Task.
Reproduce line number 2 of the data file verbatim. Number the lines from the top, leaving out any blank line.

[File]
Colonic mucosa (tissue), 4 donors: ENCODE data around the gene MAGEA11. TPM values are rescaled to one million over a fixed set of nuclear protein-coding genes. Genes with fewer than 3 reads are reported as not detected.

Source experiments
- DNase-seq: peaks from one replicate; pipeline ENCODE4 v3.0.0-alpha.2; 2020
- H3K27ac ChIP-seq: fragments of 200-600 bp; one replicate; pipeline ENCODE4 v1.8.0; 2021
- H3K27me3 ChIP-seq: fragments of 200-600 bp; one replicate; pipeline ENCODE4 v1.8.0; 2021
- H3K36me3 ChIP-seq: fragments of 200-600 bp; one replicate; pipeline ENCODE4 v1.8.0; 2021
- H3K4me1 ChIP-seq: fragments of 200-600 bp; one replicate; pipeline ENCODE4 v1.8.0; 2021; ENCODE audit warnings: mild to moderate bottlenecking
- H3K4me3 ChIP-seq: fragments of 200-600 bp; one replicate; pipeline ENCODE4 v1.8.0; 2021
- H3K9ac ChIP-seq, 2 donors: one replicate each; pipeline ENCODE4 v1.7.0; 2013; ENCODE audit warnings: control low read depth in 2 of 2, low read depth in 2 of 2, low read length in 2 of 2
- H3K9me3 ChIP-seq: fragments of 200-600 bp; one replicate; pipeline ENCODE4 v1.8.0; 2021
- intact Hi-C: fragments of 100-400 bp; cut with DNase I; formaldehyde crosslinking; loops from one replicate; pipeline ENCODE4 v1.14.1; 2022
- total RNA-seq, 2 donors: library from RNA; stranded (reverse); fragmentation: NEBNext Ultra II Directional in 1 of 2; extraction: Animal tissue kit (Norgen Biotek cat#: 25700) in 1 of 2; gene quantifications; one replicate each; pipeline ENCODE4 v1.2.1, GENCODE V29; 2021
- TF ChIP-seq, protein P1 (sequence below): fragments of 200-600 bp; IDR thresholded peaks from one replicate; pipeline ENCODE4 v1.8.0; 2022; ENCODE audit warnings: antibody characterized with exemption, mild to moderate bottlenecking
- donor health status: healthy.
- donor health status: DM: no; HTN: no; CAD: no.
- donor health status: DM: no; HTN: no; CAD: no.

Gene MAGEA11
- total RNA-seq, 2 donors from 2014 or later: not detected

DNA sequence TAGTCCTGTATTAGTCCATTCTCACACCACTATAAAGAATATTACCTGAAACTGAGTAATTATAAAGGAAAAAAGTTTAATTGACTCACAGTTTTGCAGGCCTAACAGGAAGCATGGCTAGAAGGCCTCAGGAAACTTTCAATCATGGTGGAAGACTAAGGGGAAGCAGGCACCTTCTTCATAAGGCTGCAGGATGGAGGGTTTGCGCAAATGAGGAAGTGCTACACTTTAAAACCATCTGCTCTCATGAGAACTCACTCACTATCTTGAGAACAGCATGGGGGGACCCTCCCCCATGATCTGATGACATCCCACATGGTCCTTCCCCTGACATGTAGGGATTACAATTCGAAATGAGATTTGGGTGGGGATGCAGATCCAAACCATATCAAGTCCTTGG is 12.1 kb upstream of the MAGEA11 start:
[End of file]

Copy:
Source experiments